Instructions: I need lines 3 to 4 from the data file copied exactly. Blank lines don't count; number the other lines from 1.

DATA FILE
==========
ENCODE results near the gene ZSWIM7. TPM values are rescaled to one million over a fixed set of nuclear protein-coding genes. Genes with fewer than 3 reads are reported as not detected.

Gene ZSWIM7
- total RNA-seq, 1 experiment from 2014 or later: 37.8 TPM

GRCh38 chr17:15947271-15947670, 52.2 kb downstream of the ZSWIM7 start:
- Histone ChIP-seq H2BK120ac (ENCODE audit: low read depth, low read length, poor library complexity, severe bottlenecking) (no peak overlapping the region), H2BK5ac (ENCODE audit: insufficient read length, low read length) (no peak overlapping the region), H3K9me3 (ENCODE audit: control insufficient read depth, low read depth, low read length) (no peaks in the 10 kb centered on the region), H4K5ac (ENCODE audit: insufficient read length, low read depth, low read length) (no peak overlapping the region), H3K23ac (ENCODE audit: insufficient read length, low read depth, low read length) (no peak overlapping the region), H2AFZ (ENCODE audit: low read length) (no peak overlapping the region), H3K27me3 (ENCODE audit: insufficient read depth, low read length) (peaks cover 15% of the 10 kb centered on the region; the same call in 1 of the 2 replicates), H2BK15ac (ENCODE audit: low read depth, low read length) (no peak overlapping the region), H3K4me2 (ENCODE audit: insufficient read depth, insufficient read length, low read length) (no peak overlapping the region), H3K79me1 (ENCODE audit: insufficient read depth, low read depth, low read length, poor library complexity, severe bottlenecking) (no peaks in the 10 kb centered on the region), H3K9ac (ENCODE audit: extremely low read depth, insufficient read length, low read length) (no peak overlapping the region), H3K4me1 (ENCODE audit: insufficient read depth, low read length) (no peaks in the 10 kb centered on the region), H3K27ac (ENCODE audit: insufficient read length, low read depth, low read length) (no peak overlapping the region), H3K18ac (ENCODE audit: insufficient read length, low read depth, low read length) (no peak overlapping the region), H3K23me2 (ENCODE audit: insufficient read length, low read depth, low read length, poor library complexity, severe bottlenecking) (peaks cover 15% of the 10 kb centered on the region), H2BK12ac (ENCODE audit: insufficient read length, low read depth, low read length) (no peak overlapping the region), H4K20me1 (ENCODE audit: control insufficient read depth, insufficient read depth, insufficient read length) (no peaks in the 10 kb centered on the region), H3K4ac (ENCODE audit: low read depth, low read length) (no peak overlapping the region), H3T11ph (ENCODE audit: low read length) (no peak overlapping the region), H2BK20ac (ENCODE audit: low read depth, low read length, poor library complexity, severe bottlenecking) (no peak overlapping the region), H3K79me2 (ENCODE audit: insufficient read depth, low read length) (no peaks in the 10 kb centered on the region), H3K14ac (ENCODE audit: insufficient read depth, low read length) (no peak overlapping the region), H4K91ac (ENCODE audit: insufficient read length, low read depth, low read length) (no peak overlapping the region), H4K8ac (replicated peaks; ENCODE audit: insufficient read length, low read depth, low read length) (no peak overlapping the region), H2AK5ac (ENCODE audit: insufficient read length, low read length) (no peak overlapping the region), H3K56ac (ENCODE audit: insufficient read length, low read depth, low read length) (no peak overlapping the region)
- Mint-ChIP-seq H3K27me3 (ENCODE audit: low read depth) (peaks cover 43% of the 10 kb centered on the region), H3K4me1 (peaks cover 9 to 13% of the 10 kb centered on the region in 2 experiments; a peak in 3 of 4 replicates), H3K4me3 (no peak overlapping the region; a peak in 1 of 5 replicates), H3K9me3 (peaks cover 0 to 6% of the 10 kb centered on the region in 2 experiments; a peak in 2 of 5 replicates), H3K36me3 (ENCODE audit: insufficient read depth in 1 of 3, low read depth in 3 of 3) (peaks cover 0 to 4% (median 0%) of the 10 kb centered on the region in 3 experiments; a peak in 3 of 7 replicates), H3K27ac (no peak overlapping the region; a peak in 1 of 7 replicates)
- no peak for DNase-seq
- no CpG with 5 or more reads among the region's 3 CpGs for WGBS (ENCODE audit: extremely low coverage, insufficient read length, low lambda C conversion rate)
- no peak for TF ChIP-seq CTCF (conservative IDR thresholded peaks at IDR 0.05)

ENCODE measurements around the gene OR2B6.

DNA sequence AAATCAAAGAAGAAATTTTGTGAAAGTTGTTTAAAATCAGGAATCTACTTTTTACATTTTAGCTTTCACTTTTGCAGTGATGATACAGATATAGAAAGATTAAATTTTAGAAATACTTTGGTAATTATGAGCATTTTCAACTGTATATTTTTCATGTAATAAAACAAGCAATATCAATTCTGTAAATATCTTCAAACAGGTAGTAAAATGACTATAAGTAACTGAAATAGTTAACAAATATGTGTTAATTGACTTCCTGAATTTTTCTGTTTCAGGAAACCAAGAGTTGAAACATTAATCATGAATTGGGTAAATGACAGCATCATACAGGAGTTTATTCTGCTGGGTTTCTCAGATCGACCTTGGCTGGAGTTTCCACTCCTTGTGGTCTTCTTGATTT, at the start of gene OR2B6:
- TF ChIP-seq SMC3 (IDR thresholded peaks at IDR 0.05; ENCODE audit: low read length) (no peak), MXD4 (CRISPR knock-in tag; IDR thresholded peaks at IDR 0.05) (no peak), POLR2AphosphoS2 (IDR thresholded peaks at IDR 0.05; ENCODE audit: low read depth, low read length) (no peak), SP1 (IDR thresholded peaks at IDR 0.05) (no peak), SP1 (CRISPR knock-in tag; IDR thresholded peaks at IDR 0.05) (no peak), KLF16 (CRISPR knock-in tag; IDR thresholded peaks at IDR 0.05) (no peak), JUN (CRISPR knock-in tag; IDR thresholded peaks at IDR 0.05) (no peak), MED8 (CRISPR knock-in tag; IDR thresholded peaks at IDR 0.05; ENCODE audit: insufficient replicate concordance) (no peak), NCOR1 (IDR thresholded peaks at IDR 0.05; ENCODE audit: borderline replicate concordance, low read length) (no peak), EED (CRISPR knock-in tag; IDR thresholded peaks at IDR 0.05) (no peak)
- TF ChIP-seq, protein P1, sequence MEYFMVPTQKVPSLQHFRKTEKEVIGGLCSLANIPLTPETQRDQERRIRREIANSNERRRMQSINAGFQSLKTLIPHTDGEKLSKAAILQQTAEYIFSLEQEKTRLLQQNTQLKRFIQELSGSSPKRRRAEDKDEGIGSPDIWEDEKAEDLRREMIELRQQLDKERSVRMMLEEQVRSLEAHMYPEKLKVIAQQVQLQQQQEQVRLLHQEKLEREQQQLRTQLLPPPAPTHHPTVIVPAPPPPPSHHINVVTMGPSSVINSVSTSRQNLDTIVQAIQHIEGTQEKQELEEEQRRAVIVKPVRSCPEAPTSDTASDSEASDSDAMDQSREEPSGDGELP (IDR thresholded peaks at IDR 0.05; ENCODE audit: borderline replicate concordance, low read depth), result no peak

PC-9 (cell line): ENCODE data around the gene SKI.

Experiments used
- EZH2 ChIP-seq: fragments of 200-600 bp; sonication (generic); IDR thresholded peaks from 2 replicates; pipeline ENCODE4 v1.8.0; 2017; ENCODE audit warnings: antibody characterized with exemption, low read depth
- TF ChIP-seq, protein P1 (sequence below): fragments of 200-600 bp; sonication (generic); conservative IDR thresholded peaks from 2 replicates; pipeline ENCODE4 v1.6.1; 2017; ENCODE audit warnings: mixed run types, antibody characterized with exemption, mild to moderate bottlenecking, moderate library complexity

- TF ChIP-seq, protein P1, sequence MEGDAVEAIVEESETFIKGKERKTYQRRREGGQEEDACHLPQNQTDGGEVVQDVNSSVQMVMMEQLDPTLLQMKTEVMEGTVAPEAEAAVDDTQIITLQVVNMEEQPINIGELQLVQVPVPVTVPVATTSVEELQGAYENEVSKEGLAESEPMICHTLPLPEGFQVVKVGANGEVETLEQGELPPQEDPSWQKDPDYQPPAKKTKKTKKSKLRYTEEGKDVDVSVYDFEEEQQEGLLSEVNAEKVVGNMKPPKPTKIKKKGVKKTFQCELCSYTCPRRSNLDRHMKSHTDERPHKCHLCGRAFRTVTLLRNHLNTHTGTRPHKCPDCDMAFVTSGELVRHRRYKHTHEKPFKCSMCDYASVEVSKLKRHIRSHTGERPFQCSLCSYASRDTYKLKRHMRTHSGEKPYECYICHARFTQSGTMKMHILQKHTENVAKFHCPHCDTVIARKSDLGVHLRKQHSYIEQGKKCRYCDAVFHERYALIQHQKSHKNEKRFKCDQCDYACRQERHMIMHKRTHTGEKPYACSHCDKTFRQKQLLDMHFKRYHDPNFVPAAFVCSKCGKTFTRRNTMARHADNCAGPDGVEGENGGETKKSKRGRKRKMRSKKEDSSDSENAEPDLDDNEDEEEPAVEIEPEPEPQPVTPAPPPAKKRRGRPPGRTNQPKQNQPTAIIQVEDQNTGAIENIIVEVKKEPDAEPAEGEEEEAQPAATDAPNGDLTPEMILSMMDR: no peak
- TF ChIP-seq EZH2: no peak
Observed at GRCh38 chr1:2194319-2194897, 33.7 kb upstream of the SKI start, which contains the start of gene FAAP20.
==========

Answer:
- total RNA-seq, 1 experiment from 2014 or later: 37.8 TPM

GRCh38 chr17:15947271-15947670, 52.2 kb downstream of the ZSWIM7 start: